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On Extended Wings: An Adventure in Flight based on 0 ratings. 1 reviews.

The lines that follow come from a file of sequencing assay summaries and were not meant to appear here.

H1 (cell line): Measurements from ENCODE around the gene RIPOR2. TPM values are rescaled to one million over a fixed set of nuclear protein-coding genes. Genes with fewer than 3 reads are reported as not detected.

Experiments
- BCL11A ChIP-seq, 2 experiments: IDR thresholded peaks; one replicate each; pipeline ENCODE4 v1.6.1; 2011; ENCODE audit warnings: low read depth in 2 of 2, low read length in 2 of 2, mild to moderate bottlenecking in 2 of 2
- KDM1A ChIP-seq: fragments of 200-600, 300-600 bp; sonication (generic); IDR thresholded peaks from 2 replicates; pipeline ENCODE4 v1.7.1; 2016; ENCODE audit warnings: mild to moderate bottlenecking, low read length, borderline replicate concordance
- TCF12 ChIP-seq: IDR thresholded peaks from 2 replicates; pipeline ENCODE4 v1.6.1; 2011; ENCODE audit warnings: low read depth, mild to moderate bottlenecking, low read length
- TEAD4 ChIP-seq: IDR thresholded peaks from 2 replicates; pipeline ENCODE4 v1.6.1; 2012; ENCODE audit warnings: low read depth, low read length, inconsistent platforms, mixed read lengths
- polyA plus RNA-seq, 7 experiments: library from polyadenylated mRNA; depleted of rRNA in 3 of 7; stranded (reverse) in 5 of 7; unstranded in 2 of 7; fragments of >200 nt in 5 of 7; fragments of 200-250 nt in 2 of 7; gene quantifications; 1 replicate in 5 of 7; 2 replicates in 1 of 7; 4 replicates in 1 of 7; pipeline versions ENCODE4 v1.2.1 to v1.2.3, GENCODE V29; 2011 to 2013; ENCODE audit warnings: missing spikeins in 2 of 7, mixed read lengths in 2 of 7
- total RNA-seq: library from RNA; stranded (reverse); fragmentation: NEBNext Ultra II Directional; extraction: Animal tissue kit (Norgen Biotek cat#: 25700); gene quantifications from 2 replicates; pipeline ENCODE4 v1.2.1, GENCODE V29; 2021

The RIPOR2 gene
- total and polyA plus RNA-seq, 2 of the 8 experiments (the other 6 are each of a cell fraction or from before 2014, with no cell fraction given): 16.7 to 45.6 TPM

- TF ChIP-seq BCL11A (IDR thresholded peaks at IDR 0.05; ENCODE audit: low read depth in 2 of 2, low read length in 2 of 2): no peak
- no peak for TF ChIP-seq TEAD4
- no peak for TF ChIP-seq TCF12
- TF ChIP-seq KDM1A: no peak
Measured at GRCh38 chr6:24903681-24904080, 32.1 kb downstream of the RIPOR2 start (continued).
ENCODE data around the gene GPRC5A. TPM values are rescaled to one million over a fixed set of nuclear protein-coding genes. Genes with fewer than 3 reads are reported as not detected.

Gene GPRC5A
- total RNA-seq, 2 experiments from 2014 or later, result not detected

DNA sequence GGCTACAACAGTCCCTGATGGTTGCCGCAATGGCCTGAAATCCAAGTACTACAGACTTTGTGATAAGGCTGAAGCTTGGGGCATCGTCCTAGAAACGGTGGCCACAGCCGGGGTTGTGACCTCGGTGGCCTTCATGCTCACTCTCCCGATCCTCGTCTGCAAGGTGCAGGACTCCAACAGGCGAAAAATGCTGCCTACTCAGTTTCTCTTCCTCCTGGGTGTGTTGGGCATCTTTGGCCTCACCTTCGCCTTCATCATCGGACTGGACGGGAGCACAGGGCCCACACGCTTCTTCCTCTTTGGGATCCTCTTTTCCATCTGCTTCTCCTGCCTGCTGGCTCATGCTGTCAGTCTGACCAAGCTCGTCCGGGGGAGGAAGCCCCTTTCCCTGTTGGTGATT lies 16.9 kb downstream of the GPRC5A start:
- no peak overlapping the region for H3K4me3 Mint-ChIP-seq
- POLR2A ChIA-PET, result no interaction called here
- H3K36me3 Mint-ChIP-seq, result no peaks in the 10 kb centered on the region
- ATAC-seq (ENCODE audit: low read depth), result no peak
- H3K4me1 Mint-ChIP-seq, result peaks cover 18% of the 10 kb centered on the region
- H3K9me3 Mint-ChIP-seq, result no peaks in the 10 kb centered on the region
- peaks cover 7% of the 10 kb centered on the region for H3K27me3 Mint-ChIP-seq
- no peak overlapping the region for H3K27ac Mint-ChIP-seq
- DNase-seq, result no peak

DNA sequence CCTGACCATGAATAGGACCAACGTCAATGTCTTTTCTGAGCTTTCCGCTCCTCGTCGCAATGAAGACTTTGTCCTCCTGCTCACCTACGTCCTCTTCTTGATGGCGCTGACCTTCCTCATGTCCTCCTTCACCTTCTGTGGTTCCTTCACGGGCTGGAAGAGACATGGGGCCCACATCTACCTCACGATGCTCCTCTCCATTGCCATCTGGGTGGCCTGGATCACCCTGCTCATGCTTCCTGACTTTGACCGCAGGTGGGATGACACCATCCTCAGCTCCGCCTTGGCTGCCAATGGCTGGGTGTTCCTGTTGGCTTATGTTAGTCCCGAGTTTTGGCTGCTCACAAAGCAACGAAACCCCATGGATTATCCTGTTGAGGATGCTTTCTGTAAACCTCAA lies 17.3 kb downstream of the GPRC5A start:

You would think it would be easier to teach a poet to fly than to teach a flyer to write poetry, but Diane Ackerman had a lot of trouble in the early stages of her flight instruction. She whines about it a good deal, and lays a lot of the blame on the instructors at her home airport of Ithaca, New York. Finally she takes a temporary job at Williamsburg and manages to learn faster from the people there at that smaller and cozier airport. It still takes her thirty-five hours to solo. She¿s pretty good on the way learning flying, for most of us, works in plateaus of achievement, with the climb to the next level looking awfully steep from the point we¿ve managed to get to. She can be good about the phrases that instructors use (¿dance the rudders . . . fly the plane to the ground¿) and in analysis of why: ¿The art of flying is overcoming the lure of passivity. . . . the enemy is only ever the same, with its potion of inertia and mask of quiet¿).I don¿t know whether she kept a meticulous journal of the process of learning to fly, but if not she is very good at remembering what it was like and pointing out how much it changes with some mastery: ¿What you lose is novelty, the human craving to revel in perception. When you master something, you lose all the qualities that first attracted you to it.¿ Like all poets, she has a few verbal touchstones that appear more than once: golden-shouldered parakeets and lines from Wallace Stevens. Occasionally the metaphors get a bit tedious; there is a paragraph of ¿the clouds that are . . . .¿ that goes through cotton tufts, white ducks, an Appaloosa¿s spots, cheese curds, cotton candy, etc. But usually the metaphors are precise and helpful: speaking of the body, she talks about ¿molecular zippers, and . . . the cottage industry in every organ and cell.¿She inserts a chapter about Oshkosh, where she flies with a friend who owns a twin. Just as she is getting ready to take the written, her Williamsburg instructor is killed in a plane crash. She stays on the ground for a month before the dead instructor¿s friend gets her flying again, and she goes on to get her license. The instructor¿s death comes about twenty-five pages before the book¿s end, and the remainder seems somewhat hurried after the leisured pace with which she¿s treated the dual cross-country training, the short solo cross-country, the long cross-country, and other parts of the learning process.